It’s weird.

Chrysler aired a superbowl commercial last Sunday that, narrated by Clint Eastwood, goes on about it being “halftime in America.” The tone is optimistic, patriotic, impassioned. My initial response was: “I think Clint Eastwood and Chrysler just entered the presidential GOP race. Watch out, Romney.

But it seems that the GOP establishment hates the commercial for other reasons. Karl Rove got quite angry, claiming the ad offended him, it being too pro-Obama. 

I really didn’t see it as pro-Obama. Okay, there the “halftime” rhetoric, but isn’t Obama more in the 4th quarter, rapidly approaching the 2 minute warning? 

I understood the “halftime”  rhetoric as an optimistic sports-reference to the state of the American economy. Not exactly out of the recession, but hopefully out of the worst. Halfway through.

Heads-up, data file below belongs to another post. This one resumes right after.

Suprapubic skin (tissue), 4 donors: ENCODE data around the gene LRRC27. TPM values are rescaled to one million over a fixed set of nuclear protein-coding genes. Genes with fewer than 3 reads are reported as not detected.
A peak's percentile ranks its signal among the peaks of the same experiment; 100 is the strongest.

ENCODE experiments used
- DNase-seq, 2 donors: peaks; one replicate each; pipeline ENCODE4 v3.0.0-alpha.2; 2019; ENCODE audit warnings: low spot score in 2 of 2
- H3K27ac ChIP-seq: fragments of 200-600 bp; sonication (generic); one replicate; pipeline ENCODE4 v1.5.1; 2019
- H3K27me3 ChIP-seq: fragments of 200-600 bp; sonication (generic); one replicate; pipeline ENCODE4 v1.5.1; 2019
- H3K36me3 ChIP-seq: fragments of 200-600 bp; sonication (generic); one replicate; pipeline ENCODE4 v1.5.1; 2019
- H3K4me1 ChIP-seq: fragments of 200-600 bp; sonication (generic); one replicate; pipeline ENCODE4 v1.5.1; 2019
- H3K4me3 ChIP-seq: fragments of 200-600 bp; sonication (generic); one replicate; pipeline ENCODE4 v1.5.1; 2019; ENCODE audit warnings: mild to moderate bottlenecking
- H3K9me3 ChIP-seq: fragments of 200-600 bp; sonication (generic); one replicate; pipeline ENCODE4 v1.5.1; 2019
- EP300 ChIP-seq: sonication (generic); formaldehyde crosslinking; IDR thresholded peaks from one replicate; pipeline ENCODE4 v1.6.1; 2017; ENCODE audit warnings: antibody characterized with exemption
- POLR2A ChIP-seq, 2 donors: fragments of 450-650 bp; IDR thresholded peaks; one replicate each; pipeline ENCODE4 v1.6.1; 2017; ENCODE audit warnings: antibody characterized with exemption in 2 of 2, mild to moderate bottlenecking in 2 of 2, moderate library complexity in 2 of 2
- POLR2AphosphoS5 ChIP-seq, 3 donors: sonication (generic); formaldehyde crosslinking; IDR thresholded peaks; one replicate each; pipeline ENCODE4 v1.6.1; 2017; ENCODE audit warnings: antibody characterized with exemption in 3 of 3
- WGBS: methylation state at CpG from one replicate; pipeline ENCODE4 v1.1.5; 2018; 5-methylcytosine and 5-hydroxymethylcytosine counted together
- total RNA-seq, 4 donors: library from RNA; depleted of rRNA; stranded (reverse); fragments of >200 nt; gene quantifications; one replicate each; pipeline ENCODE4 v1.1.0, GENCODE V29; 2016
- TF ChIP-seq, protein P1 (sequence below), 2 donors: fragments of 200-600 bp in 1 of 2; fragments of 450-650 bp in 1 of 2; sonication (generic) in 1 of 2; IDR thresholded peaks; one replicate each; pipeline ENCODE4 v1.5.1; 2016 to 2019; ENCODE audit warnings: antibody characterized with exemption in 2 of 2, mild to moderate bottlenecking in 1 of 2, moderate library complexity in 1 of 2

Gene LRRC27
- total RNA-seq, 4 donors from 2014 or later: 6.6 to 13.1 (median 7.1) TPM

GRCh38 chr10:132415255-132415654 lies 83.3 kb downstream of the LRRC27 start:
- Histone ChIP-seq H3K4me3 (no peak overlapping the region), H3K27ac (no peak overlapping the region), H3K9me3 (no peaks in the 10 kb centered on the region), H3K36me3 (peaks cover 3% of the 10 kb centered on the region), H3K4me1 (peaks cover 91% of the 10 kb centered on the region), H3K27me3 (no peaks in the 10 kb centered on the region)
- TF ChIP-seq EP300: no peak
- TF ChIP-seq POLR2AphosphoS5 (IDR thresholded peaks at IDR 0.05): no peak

The ad is pretty middle-of-the-road, especially for a football audience. It’s part of an “American glory” narrative that Chrysler also uses for the Chrysler 500 or Dodge Ram trucks. The expressed patriotism refers back to a glory America once had, which is more akin to a conservative/GOP patriotism. Liberal/Democratic patriotism is more often referring to an “American potential for glory.” Plus, Clint Eastwood is an Eisenhower-Republican. But apparently, similar to Ronald Reagan, the Tea Party-driven GOP is now also more radical (for the lack of a better word, I didn’t want to use the ableist ‘insane’, though that was the first word that came to mind.) and right-wing than Dirty Harry. 

Katrina van den Heuvel from The Nation asked on twitter: “Does Karl Rove and other conservatives’ hissy fits about Chrysler ad mean that optimism + patriotic stance are now dirty liberal tactics?” I guess so. And that is really, really scary.

[Chrysler Superbowl Commercial | Clint Eastwood: Its Halftime in America (vua J5hadow)]

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